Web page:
Many U.S. citizens are urging Congress to make a decision on immigration reform. There have been protests, personal letters, and demonstrations telling Washington D.C. that it is time for a change. There are too many individuals, currently living and working in this country, who are fearful of being arrested and charged for being undocumented and living in the U.S.
Not too long ago, a letter was sent to Congress from over 100 mayors asking for immigration reform. The letter was focused on the positive economic impact that immigration reform would have on this nation. That letter was powerful. Another letter has recently been sent to Congress and this time it was signed by more than 600 business with locations throughout the U.S.
This letter was signed by some heavy hitters. It included Facebook, Apple, Inc., Google, Intel, and the list goes on. This letter, dated February 25, 2014, urged congress to sign the immigration reform bill into law.
In total, 636 organizations said that they were “encouraged by the House Republican Conference's review of ‘Standards for Immigration Reform.'” These businesses are asking for both Congress and the Administration to continue to move forward with immigration reform and to use the Standards as “guideposts for action this year.” That's right - this year. These businesses do not want to wait until 2015 or beyond for immigration reform to be decided.
The authors of the letter go on to write that they are “united in the belief that we can and must do better for our economy and country by modernizing our immigration system.” Those who signed this letter clearly asked for a swift immigration reform decision, but they were also aware of the fact that this legislation must be done responsibly in order to achieve a proper result. Immigration reform must set clear guidelines regarding pathways to citizenship as well as outlining procedures that will be in place to “protect and complement our U.S. workforce.”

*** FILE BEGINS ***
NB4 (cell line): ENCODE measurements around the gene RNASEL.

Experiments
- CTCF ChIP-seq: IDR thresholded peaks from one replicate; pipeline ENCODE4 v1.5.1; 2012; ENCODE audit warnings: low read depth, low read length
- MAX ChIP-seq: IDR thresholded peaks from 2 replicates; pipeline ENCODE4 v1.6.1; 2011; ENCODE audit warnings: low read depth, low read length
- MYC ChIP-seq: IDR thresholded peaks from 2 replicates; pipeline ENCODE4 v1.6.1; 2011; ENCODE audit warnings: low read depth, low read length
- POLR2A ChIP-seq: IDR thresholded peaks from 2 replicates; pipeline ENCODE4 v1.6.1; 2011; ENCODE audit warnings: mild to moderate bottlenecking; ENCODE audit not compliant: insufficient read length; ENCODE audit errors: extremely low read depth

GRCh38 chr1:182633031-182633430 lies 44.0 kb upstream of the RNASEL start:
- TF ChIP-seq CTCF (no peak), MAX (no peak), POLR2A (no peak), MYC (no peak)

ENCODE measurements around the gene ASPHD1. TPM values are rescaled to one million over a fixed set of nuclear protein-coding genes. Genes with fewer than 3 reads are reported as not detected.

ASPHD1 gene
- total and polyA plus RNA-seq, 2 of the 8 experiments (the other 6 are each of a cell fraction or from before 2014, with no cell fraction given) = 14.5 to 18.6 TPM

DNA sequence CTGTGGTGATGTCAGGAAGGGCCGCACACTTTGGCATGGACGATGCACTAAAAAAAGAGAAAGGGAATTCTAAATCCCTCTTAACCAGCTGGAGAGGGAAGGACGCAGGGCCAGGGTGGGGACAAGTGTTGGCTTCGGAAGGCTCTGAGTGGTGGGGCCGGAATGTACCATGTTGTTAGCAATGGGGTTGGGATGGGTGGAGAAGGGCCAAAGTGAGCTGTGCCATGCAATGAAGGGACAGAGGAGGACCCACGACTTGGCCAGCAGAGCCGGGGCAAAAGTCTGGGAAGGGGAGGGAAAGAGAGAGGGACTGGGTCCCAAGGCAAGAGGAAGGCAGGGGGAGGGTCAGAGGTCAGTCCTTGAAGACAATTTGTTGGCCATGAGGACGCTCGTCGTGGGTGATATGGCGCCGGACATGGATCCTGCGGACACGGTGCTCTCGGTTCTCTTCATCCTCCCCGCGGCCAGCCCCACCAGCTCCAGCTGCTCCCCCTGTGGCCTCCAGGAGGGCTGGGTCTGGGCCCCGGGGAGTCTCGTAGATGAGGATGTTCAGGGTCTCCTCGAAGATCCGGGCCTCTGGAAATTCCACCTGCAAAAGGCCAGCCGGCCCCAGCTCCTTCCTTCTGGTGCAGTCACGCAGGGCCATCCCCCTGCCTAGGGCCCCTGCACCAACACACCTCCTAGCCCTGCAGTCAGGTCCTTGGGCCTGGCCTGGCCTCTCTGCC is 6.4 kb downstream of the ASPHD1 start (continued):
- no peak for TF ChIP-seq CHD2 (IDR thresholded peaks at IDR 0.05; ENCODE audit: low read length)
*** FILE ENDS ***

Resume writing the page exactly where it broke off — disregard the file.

When the mayors sent Congress their letter, there was one clear sentiment: avoiding immigration reform is not an option. There was a similar feeling in the letter authored by the businesses: “[f]ailure to act is not an option.” It's obvious by this most recent letter that these businesses realize that immigration reform is a smart business decision. It's not just a moral obligation, but it will, in fact, lead to a positive impact on our nation's economy. As stated in the letter, “immigration reform is an essential element of a jobs agenda and economic growth. It will add talent, innovation, investment, products, businesses, jobs, and dynamism to our economy.”
We have now seen politicians, mayors, businesses and everyday citizens requesting Congress to make a decision about immigration reform. Nothing will be solved without some type of resolution. It is imperative that this conversation remains current and we cannot allow politicians in Congress to push immigration reform to the back burner.
Do you think that this letter will help provide for a more swift immigration reform decision? Do you think we could see change in 2014?